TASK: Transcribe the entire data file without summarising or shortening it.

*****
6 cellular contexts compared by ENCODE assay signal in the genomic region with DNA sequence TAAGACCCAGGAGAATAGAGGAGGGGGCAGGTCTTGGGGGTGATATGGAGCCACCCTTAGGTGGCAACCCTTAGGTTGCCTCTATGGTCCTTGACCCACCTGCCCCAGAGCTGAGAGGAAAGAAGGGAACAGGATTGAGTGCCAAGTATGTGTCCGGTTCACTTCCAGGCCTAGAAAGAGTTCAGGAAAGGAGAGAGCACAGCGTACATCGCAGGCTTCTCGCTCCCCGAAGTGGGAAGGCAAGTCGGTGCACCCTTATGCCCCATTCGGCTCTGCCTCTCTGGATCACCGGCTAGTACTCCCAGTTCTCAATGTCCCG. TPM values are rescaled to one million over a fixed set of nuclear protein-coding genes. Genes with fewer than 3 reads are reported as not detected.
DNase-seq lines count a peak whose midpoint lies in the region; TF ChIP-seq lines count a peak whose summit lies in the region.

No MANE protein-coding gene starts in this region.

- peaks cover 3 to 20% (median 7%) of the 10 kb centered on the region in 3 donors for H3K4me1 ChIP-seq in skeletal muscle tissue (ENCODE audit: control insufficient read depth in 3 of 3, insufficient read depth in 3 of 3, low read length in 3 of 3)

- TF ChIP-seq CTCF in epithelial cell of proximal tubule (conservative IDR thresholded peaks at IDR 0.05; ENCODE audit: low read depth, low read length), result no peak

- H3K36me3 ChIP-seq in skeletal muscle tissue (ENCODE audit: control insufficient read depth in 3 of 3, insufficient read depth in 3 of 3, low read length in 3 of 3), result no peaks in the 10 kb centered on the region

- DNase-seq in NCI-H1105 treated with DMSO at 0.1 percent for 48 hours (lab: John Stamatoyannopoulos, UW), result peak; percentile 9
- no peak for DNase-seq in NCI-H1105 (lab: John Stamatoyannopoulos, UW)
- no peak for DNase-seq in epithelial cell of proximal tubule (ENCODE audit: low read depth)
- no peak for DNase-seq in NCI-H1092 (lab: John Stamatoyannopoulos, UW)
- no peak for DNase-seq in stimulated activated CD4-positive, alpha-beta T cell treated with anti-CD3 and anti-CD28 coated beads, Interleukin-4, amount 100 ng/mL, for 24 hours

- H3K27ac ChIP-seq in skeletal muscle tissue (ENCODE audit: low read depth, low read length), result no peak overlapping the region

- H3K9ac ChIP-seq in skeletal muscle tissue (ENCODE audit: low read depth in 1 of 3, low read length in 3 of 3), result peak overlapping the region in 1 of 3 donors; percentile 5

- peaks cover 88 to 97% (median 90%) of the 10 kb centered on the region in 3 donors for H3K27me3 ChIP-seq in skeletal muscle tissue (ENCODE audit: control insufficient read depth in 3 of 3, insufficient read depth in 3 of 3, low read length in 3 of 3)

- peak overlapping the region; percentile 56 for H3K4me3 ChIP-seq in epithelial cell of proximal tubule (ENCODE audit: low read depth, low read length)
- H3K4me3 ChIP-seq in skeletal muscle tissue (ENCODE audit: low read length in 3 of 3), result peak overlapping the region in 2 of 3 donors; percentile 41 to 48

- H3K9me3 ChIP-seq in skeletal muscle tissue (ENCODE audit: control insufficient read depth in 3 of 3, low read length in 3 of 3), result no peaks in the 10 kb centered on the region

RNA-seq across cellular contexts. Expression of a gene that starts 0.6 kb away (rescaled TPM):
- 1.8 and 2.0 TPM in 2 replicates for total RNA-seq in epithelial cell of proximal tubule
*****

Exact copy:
6 cellular contexts compared by ENCODE assay signal in the genomic region with DNA sequence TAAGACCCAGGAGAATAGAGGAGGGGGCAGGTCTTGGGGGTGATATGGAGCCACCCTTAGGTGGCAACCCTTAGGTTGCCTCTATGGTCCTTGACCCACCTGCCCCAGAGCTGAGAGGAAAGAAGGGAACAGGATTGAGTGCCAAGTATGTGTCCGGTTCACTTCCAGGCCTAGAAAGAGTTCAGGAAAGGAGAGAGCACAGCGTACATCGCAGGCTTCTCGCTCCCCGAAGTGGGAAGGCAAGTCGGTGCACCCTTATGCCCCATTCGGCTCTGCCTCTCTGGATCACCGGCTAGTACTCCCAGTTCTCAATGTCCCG. TPM values are rescaled to one million over a fixed set of nuclear protein-coding genes. Genes with fewer than 3 reads are reported as not detected.
DNase-seq lines count a peak whose midpoint lies in the region; TF ChIP-seq lines count a peak whose summit lies in the region.

No MANE protein-coding gene starts in this region.

- peaks cover 3 to 20% (median 7%) of the 10 kb centered on the region in 3 donors for H3K4me1 ChIP-seq in skeletal muscle tissue (ENCODE audit: control insufficient read depth in 3 of 3, insufficient read depth in 3 of 3, low read length in 3 of 3)

- TF ChIP-seq CTCF in epithelial cell of proximal tubule (conservative IDR thresholded peaks at IDR 0.05; ENCODE audit: low read depth, low read length), result no peak

- H3K36me3 ChIP-seq in skeletal muscle tissue (ENCODE audit: control insufficient read depth in 3 of 3, insufficient read depth in 3 of 3, low read length in 3 of 3), result no peaks in the 10 kb centered on the region

- DNase-seq in NCI-H1105 treated with DMSO at 0.1 percent for 48 hours (lab: John Stamatoyannopoulos, UW), result peak; percentile 9
- no peak for DNase-seq in NCI-H1105 (lab: John Stamatoyannopoulos, UW)
- no peak for DNase-seq in epithelial cell of proximal tubule (ENCODE audit: low read depth)
- no peak for DNase-seq in NCI-H1092 (lab: John Stamatoyannopoulos, UW)
- no peak for DNase-seq in stimulated activated CD4-positive, alpha-beta T cell treated with anti-CD3 and anti-CD28 coated beads, Interleukin-4, amount 100 ng/mL, for 24 hours

- H3K27ac ChIP-seq in skeletal muscle tissue (ENCODE audit: low read depth, low read length), result no peak overlapping the region

- H3K9ac ChIP-seq in skeletal muscle tissue (ENCODE audit: low read depth in 1 of 3, low read length in 3 of 3), result peak overlapping the region in 1 of 3 donors; percentile 5

- peaks cover 88 to 97% (median 90%) of the 10 kb centered on the region in 3 donors for H3K27me3 ChIP-seq in skeletal muscle tissue (ENCODE audit: control insufficient read depth in 3 of 3, insufficient read depth in 3 of 3, low read length in 3 of 3)

- peak overlapping the region; percentile 56 for H3K4me3 ChIP-seq in epithelial cell of proximal tubule (ENCODE audit: low read depth, low read length)
- H3K4me3 ChIP-seq in skeletal muscle tissue (ENCODE audit: low read length in 3 of 3), result peak overlapping the region in 2 of 3 donors; percentile 41 to 48

- H3K9me3 ChIP-seq in skeletal muscle tissue (ENCODE audit: control insufficient read depth in 3 of 3, low read length in 3 of 3), result no peaks in the 10 kb centered on the region

RNA-seq across cellular contexts. Expression of a gene that starts 0.6 kb away (rescaled TPM):
- 1.8 and 2.0 TPM in 2 replicates for total RNA-seq in epithelial cell of proximal tubule